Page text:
British Go Journal No. 0.  Spring 1967. Page 3a.
Diagram 1 ||
Diagram 2 |
This is the most popular opening move in the corner as it guarantees a safe position and attempts to take the corner by playing a move A, B or C. White does not have to answer this immediately but may play in another corner. When he does reply it is usually at A or B. In this issue we shall only deal with the most popular attack on the reply at A, this is at D (a 2 point high pincer). The object is to prevent white making a profitable extension in this direction, and to build up a potential along the left side. There are three main replies at E, F and G.
Diagram 3 |
This attempts to make a stable group along the lower side, to slide into the corner at H and to pincer one of the two black stones.
Diagram 4 ||
Diagram 5 |
(1) In Dia 4, 4 takes the side territory whilst giving up most of the corner. White 5 takes the corner, black 6 or 6' at J depending upon the situation in the north-west sector. White now has a fairly small stable group and has destroyed the corner, however black has taken a large position along the side which still has weak points where it may be invaded. Also there are plays at L and K for black and white respectively.
Or Dia 5 which is rather conservative for White as it leaves the black position less easily invadable, and only a small play at L later.
Diagram 6 |
(2) Dia 6 - Black can play at 6 or M. Though this leaves the black position even more invadeable, it may be applicable in some cases. White must not now play the sequence equivalent to Dia 5 as this fortifies black too much.
Diagram 7 |
(3) In Dia 7, black 4 takes the corner securely. The 5, 6 exchange reduces the corner and stabilises the white group more. Then by 10, White has completely stabilised his group and can prepare an attack on black 2 by playing a pincer move at N or O for example.
Diagram 8 ||
Diagram 9 |
(4) Black 4 in Dia 8 leads to rather more complex variations than the other moves so far. Here are two variations:
Dia 8. Black 8 gets sente. Black 16 or 16' at M. By white 19 Black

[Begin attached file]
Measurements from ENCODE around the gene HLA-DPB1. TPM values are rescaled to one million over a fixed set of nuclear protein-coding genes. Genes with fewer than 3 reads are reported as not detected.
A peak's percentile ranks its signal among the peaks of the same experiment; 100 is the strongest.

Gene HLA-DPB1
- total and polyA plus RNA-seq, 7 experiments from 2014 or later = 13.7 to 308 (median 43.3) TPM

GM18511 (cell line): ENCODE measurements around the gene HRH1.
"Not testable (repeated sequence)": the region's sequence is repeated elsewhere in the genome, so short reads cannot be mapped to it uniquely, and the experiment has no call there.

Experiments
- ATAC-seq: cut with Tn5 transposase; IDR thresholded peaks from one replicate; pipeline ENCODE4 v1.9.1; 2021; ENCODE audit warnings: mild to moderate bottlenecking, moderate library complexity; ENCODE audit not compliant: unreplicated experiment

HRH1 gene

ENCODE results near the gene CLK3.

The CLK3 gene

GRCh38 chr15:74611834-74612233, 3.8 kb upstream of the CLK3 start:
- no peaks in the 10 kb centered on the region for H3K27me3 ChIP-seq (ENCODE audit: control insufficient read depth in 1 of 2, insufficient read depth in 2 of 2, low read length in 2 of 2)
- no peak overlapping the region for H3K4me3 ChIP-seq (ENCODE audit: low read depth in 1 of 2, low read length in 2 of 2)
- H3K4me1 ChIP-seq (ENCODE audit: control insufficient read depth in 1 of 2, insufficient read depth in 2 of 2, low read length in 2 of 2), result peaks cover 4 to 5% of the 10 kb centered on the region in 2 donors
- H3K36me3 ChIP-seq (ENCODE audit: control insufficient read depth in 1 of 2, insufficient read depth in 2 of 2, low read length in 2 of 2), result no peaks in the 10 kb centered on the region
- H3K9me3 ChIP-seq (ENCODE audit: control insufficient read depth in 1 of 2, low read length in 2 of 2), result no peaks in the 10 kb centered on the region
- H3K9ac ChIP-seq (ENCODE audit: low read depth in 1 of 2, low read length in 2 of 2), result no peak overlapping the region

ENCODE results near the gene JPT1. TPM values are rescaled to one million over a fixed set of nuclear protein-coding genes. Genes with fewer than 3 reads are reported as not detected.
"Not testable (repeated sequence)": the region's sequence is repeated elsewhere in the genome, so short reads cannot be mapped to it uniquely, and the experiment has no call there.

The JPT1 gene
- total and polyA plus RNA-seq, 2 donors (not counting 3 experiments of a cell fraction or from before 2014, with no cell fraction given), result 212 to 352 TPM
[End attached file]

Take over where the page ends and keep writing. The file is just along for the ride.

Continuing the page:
gives up the corner in a large way whilst gaining compensation along the
["Why does black 8 'get sente'?" is answered "Because White must now answer 14 in the corner giving Black the time to extend his wall to 16".]
Dia 9. The second variation.
Black 10' at 11 with white 11' cutting at 10 leads to many complex variations.
Diagram 10 |
White stops black gaining a large area, stabilises his stones quickly and plans to turn to another sector of the board.
Diagram 11 |
(1) Black 4 gets territory and white need not play again.
Later Black has 6..9 protecting the corner...
Diagram 12 ||
Diagram 13 |
... or White has Dia 12 or Dia 13 stopping Black taking the corner.
Diagram 14 |
(2) Black 4 in Dia 14 separates the white stones, then 5 to 13 dividing the area on either side, leaving a white play at H or a black play at P for later.
Diagram 15 |
Or if Black does not like white capturing 2 because of the situation on the rest of the lower side he can play Dia 15. White plays 13 to be sacrificed while capturing the two central black stones. Again leaving H and P for later.
Diagram 16 ||
Diagram 17 |
Dia 17 gets a stable group at once but solidifies black. Black 4
stops white taking all the corner and White replies with 5.
BGJ had black 4 impossibly at 3.
Diagram 18 ||
(1) Dia 18 continues from Dia 17 - black 8 captures white
, black 10 at
White has to play 7 as here, he cannot save his stone otherwise Black plays 8' at 7 gaining a large advantage. After 11 White has taken influence along the side in exchange for giving up the corner.
Not from BGJ, but Ishida's joseki dictionary continues with Black X, White Y, Black Z.
Diagram 19 |
(2) Dia 19 also continues from Dia 17.
Black may play 8' at Q depending upon the situation in the north-west sector. If he plays 8, he can extend to J or R.
If White does not like this variation he may play 3' at 5. This can be followed by 4' at 6 and 5' at 3 which reverts to Dia 19, or as Dia 20.
Diagram 20 |
7 here ensures that no cuts work and leaves plays at S and N.
These are just a few of the even variations or joseki from the play of the two space high pincer which may be seen in the game on page 5 .